Dozens Of People Reportedly Taken Hostage In Montreal, Canada (Updated)

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UPDATED: Police evacuated people from the Ubisoft building in Montreal, where the hostage situation turned out to be false. The reason was a false phone call to the police.

Dozens of people were reportedly taken hostage at the Ubisoft company building in Montreal, Canada, local media reported on November 13.

Dozens of people were on the roof of the building that is situated on Boulevard Saint Laurent in Montreal. The images taken via a helicopter show that the employees barricaded the door giving access to the terrace. More people were allegedly closed inside the building.

Special Forces worked on the spot. The images from the ares show a large number of police officers, a truck of the City of Montreal Police Service tactical group that arrived on site around 2:30 p.m.

Those gathered on the roof of the Ubisoft office were allegedly the ones who managed to escape the attackers. However, no threat was confirmed.

Ubisoft Entertainment is a French company that is specialized in the development of computer games. There are also offices of other companies in the building.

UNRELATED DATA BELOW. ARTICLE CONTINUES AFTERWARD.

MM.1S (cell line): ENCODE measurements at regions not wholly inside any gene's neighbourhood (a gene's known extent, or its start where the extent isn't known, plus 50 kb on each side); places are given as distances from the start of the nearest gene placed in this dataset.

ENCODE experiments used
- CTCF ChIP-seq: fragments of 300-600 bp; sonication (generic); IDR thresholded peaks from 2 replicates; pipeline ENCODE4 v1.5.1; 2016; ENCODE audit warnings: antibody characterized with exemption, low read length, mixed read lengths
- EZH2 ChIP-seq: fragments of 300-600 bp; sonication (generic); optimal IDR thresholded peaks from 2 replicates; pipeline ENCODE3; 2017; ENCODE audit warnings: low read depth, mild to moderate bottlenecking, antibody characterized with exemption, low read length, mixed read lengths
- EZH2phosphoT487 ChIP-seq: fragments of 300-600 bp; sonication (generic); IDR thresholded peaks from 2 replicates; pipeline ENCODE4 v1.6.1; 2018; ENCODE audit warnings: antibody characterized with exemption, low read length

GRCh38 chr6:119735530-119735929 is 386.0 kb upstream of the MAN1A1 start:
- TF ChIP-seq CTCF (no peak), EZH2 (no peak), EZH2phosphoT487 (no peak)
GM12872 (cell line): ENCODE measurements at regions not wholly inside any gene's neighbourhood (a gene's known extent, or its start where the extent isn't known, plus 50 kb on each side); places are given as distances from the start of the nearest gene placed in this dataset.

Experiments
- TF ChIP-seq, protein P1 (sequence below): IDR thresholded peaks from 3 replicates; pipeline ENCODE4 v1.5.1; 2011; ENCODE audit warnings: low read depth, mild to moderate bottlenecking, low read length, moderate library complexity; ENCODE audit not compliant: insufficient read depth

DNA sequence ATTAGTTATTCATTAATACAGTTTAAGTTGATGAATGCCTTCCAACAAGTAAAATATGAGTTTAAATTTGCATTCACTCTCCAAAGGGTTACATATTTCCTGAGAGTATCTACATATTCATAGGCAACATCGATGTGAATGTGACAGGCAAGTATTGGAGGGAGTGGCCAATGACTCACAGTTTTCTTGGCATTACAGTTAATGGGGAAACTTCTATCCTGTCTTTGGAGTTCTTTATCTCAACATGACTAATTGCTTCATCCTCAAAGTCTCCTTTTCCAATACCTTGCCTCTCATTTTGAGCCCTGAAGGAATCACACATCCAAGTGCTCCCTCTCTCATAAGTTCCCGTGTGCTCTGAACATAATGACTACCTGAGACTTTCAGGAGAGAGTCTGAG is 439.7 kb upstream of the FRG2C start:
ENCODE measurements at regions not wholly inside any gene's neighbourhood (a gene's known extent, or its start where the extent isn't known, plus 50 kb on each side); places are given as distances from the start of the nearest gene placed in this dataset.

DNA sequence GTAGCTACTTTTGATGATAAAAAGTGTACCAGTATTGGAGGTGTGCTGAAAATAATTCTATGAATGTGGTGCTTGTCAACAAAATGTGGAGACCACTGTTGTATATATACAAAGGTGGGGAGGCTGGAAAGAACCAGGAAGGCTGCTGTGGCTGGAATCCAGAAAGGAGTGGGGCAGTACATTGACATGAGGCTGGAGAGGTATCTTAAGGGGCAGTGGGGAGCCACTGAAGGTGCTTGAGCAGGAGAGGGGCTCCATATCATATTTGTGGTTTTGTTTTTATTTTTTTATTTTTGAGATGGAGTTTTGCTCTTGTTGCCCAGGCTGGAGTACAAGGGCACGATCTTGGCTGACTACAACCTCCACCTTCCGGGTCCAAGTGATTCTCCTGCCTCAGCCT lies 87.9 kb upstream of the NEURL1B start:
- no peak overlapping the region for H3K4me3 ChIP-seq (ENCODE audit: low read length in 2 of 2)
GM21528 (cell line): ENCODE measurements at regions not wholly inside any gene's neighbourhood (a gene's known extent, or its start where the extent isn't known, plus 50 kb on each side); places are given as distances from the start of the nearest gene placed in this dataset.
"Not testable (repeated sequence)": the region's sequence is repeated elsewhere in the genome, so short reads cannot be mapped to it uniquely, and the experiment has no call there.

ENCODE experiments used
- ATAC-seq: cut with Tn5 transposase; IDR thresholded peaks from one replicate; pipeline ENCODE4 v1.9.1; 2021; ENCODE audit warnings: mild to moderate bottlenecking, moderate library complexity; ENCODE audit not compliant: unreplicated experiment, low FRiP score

Dozens Of People Reportedly Taken Hostage In Montreal, Canada (Updated)

Moreover, an attack took place in Canada on Halloween night. A young man in medieval clothes and armed with a sword killed two people and injured five others  in the historic center of Quebec before being arrested. In particular, the attack took place in the district of the Château Frontenac, a tourist hot spot in the capital of the French-speaking Canadian province, according to the police. The attacker was a 24-years old Canadian.

Taking into account the terrorist threat in Europe, the growing insecurity in Canada may be connected with the recent claims made by Canadian Prime Minister Justin Trudeau.

Mr Trudeau expressed Canada’s solidarity with the French following the attacks in Nice, Lyon and Paris.

“Freedom of expression is not without limits”,  he said commenting on the right to show a caricature of the Prophet Mohammed.

Montreal and Quebec are two largest french-speaking cities of Canada.


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